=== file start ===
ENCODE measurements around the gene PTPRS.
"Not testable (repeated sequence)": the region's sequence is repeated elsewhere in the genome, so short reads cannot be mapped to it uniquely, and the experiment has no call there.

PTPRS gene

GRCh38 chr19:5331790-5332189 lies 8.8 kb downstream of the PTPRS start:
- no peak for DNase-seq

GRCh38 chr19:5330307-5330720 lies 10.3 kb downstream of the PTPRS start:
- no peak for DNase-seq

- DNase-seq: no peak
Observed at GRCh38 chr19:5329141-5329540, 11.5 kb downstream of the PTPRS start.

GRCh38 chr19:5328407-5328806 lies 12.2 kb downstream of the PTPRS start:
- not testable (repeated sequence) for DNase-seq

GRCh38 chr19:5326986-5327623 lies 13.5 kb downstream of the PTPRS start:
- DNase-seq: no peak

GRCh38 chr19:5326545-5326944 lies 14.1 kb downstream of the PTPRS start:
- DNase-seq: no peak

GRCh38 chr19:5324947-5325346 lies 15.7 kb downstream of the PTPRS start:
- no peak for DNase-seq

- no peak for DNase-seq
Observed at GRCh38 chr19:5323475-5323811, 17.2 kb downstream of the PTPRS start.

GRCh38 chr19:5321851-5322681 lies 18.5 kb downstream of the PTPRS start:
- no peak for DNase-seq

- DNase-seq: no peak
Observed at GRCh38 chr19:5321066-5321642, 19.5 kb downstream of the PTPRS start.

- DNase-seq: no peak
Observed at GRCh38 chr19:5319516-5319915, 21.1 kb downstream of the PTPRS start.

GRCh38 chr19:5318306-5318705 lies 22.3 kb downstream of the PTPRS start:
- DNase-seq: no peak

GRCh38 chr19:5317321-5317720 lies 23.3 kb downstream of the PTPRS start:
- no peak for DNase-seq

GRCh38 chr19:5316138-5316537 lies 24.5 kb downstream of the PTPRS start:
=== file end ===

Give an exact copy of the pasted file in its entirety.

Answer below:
ENCODE measurements around the gene PTPRS.
"Not testable (repeated sequence)": the region's sequence is repeated elsewhere in the genome, so short reads cannot be mapped to it uniquely, and the experiment has no call there.

PTPRS gene

GRCh38 chr19:5331790-5332189 lies 8.8 kb downstream of the PTPRS start:
- no peak for DNase-seq

GRCh38 chr19:5330307-5330720 lies 10.3 kb downstream of the PTPRS start:
- no peak for DNase-seq

- DNase-seq: no peak
Observed at GRCh38 chr19:5329141-5329540, 11.5 kb downstream of the PTPRS start.

GRCh38 chr19:5328407-5328806 lies 12.2 kb downstream of the PTPRS start:
- not testable (repeated sequence) for DNase-seq

GRCh38 chr19:5326986-5327623 lies 13.5 kb downstream of the PTPRS start:
- DNase-seq: no peak

GRCh38 chr19:5326545-5326944 lies 14.1 kb downstream of the PTPRS start:
- DNase-seq: no peak

GRCh38 chr19:5324947-5325346 lies 15.7 kb downstream of the PTPRS start:
- no peak for DNase-seq

- no peak for DNase-seq
Observed at GRCh38 chr19:5323475-5323811, 17.2 kb downstream of the PTPRS start.

GRCh38 chr19:5321851-5322681 lies 18.5 kb downstream of the PTPRS start:
- no peak for DNase-seq

- DNase-seq: no peak
Observed at GRCh38 chr19:5321066-5321642, 19.5 kb downstream of the PTPRS start.

- DNase-seq: no peak
Observed at GRCh38 chr19:5319516-5319915, 21.1 kb downstream of the PTPRS start.

GRCh38 chr19:5318306-5318705 lies 22.3 kb downstream of the PTPRS start:
- DNase-seq: no peak

GRCh38 chr19:5317321-5317720 lies 23.3 kb downstream of the PTPRS start:
- no peak for DNase-seq

GRCh38 chr19:5316138-5316537 lies 24.5 kb downstream of the PTPRS start: